Description/AbstractProblem: Cardiovascular disease (CVD) and associated atherosclerosis cardiovascular disease (ASCVD) is the leading cause of death for all people residing in the United States. Early detection of CVD through formal screenings during primary care visits is lacking despite being one the best ways to decrease associated mortality and morbidity. The purpose of this quality-improvement (QI) project was to implement an evidence-based ASCVD screening tool in a primary care office, to improve use of an ASCVD screening tool to ensure detection and treatment of ASCVD.
Methods: A quantitative design method utilizing a retrospective chart review to evaluate changes in provider documentation of ASCVD screenings and the patient’s associated risk scores. A statistical analysis using the Chi-square test was conducted to examine the potential influence of the atherosclerotic cardiovascular disease (ASCVD) tool outcomes on healthcare providers’ treatment plans and patient education.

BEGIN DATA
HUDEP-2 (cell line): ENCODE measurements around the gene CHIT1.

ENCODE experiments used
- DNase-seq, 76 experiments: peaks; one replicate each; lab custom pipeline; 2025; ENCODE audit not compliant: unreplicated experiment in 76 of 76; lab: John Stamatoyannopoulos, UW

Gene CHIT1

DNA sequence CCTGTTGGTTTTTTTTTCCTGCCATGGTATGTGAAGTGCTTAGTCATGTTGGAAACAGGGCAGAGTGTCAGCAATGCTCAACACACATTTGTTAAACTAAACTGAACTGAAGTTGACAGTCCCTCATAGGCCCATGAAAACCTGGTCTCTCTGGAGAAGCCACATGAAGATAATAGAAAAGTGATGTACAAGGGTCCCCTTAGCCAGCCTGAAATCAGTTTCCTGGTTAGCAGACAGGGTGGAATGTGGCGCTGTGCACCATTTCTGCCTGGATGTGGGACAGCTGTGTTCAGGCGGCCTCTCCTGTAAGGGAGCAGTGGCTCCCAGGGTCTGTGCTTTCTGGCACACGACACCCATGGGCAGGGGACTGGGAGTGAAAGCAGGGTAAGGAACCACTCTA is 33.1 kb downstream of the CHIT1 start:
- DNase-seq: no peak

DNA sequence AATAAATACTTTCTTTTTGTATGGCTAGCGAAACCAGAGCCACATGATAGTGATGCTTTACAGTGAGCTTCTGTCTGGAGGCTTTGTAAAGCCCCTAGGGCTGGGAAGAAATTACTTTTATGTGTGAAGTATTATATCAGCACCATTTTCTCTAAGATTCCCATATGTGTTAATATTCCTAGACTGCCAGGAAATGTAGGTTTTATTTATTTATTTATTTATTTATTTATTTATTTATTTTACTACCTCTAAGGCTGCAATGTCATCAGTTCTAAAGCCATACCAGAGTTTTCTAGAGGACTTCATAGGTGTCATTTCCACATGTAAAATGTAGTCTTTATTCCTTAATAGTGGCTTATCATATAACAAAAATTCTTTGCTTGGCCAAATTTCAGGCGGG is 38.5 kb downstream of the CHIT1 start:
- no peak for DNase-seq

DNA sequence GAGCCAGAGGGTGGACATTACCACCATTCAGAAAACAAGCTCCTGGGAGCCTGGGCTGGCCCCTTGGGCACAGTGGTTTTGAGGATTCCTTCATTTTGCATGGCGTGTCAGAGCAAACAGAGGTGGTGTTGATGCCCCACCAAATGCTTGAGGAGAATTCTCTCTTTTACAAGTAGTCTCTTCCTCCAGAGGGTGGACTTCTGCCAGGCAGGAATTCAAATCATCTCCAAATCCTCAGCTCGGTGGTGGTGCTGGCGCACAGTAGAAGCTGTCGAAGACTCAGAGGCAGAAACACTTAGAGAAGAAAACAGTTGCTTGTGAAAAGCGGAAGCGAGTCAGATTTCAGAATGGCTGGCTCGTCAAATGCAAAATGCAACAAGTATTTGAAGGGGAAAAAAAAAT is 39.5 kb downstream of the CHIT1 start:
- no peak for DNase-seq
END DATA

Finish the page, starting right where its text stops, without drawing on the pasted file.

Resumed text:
Results: Providers completed ASCVD screenings and documented risk scores on patients who met criteria in 100% of cases after implementation and in 0% of the cases prior to implementation. A Chi-square analysis revealed significant relationships between the patient’s risk category and tool usefulness based on a p <0.001. Furthermore, the results revealed statistically significant associations between the usefulness of the ASCVD tool and the extent of patient education provided by healthcare providers, with a p-value of less than 0.001.
Conclusion: The ASCVD program increased the provider’s screening and documentation of ASCVD risk. This allows the providers to develop an individualized, data-driven, evidence-based care plan for patients at risk for ASCVD events.